This policy brief, which will be followed by a companion piece, was commissioned by Oxford Analytica and published in the end of 2009. The other piece, which deals with the impact of the new gas finds on the LNG and Pipeline sectors will be posted in the next few days.
SUBJECT: How huge new US unconventional gas developments will change markets.
SIGNIFICANCE: Recent evaluations based on production data for the Appalachian Basin Marcellus Shale formation estimate potential gas production at 489 trillion cubic feet. Other newly discovered gas sources will ultimately push US unconventional reserves to well in excess of current Russian proven reserves. Although this resource, and several other massive unconventional finds, will take years to develop, the impact on US, North American, and global gas markets will be enormous.
ANALYSIS: Since 1971, when US gas production peaked at 24.08 trillion cubic feet (Tcf), rising demand combined with a gradual decrease in production led to a steady increase in gas imports. Still, even with the decline in production, the US is currently the second-largest world producer (behind Russia) and imports only 13% of its total demand. Traditionally, Canada provided approximately 90% of these imports, but Canadian conventional gas production is now also tapering off. This downward trend in conventional North American gas production defined energy markets for the better part of the last two decades. However, this dynamic may now be upended by massive new ‘unconventional gas’ discoveries in the United States, displacing imports and altering the global gas market.
Gas and power generation. Gas currently plays an important role in the US energy mix:
- It constitutes 23% of the country’s fuel mix — behind oil and coal — and generates 22% of domestic electricity.
- While burning gas does produce ‘greenhouse’ gases (GHG), it emits half the CO2 per megawatt hour (MWh) of coal.
- Compared to oil and coal, combustion of natural gas liberates much smaller amounts of sulphur dioxide and nitrogen oxides, and virtually no ash.
Consequently, from an environmental perspective, natural gas may provide a bridge to a low carbon economy. Environmental concerns are among the factors that caused gas to account for 71% of new electrical generation capacity from 2005-07.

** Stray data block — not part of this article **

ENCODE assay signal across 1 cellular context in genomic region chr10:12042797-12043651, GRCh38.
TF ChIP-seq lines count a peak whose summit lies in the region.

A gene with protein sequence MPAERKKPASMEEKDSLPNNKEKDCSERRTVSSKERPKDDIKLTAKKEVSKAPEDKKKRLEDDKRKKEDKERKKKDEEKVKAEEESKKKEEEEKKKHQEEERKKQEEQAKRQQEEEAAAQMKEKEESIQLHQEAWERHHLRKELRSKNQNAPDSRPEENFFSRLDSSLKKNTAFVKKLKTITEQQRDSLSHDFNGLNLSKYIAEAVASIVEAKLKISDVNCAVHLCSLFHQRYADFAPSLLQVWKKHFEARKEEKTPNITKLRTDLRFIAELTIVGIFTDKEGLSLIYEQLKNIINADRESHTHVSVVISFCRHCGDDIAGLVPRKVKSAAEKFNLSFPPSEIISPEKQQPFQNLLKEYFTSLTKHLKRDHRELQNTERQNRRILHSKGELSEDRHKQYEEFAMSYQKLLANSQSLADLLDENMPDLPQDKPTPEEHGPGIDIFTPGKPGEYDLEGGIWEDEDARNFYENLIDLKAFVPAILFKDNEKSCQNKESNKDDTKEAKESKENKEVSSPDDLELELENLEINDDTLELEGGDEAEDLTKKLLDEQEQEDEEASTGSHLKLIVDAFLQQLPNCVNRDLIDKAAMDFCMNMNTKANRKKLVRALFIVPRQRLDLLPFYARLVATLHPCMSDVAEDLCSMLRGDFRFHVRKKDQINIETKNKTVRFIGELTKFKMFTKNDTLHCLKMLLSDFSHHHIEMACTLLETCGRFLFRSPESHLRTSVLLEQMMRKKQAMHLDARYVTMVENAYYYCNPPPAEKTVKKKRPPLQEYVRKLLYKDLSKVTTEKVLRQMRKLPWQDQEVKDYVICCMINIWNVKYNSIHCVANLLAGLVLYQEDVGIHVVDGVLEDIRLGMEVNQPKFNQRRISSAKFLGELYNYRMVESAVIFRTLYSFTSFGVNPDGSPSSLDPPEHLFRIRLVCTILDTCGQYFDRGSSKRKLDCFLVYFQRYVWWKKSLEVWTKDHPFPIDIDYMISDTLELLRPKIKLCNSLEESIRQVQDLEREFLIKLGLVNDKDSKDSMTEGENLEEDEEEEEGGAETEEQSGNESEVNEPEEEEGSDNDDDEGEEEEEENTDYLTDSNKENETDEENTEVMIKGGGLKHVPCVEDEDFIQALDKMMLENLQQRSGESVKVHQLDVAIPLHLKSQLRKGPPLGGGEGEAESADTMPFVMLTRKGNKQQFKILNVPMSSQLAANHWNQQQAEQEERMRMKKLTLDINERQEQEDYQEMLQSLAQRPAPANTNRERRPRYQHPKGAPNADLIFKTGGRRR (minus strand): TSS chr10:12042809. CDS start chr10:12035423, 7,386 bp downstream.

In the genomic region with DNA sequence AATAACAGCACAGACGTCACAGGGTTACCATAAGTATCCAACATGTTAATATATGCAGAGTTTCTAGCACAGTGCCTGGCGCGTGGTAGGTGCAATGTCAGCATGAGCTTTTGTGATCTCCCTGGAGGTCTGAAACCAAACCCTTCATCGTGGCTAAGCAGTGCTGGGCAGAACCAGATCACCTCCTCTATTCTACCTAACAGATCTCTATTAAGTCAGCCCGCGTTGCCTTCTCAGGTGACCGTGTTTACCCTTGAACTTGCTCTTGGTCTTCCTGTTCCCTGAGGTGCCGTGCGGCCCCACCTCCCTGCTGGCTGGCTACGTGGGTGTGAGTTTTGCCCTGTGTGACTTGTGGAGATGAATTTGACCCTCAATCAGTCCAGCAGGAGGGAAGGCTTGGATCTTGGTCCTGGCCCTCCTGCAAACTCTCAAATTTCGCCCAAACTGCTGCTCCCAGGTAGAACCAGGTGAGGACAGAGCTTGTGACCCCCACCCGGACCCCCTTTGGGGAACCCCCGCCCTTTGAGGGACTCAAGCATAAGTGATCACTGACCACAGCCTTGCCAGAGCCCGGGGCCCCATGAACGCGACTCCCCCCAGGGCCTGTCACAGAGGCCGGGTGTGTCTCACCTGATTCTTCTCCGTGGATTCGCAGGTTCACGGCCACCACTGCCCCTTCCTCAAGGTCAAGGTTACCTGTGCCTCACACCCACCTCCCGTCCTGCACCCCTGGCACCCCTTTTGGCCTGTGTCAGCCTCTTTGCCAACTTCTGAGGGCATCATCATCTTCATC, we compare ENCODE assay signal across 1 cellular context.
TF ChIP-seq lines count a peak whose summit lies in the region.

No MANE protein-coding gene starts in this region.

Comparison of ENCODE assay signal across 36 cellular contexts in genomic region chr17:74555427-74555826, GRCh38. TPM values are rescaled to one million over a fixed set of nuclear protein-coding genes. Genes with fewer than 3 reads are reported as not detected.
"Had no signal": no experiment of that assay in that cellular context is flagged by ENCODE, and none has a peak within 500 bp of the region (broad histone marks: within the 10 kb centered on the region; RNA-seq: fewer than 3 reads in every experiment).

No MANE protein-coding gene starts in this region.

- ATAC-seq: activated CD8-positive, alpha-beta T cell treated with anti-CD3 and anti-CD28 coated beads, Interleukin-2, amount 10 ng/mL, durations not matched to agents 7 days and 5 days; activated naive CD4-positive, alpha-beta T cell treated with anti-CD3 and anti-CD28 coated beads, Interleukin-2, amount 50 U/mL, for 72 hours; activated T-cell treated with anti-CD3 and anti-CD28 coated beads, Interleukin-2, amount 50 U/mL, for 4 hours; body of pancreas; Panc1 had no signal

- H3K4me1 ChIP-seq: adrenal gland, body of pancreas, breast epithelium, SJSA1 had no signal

Conventional decline implications. The decline of conventional gas production over the past two decades has produced two key effects:
- Prices. Although price volatility is the norm in gas markets, and the rise over time was not linear, North American gas prices climbed steadily until recently. The Henry Hub price per million British Thermal Units (MMBtu) went from an average of 1.7 dollars per MMBtu in 1990, to 4.32 dollars in 2000, and to 8.83 dollars in 2005. After dropping to the upper range of 6 dollars/MMBtu for the next two years, prices averaged 8.86 dollars last year. The onset of the global financial crisis has, for now, reversed this trend. Prices recently hit their lowest point in almost eight years — so far, the 2009 average is 3.54 dollars/MMBtu.
- Unconventional production driver. Another consequence of the declining production/increasing consumption scenario was a push to develop unconventional gas reserves. The United States has 237.7 Tcf of proven gas reserves. However, this is just a small fraction of what the US Energy Information Administration classifies as ‘technically recoverable’ gas. The latter figure is a staggering 1,744 Tcf (considerably larger than proven Russian reserves), of which unconventional gas accounts for 60% of onshore recoverable resources. In fact, unconventional gas already accounts for almost half of the US current production of 19.4 Tcf. At this rate, available resources are enough to supply US demand for at least the next 90 years; other reliable estimates extend this potential to 116 years or more.
As conventional reserves continue to decline, increased dependence on unconventional sources is inevitable — and the technical challenges of producing unconventional gas are not trivial.